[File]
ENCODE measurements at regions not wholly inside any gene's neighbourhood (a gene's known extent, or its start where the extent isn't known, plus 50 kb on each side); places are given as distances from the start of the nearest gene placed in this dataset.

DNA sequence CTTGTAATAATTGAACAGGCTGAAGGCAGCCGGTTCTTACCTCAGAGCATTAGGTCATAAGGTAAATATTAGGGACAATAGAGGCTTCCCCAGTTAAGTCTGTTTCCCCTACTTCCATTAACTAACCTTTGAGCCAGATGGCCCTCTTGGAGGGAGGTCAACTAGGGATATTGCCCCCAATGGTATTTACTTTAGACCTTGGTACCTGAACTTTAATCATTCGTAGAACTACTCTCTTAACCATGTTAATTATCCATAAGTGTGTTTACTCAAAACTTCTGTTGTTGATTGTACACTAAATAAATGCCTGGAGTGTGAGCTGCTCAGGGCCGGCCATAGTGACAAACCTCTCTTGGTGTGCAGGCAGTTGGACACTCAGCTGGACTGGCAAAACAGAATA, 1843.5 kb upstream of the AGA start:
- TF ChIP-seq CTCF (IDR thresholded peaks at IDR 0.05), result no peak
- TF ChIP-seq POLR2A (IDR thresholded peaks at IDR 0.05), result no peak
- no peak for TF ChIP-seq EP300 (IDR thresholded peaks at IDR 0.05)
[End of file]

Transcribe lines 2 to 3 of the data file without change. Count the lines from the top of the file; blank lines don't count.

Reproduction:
DNA sequence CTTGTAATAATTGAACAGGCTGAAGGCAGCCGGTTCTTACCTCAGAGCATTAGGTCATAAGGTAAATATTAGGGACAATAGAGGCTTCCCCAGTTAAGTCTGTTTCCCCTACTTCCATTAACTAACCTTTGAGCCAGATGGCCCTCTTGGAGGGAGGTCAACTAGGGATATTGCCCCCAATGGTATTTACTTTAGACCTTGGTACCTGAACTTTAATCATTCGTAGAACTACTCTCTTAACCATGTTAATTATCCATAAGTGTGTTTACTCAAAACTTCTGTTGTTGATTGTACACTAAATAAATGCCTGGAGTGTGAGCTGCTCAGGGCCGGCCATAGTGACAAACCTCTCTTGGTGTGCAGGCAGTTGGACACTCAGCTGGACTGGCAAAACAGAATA, 1843.5 kb upstream of the AGA start:
- TF ChIP-seq CTCF (IDR thresholded peaks at IDR 0.05), result no peak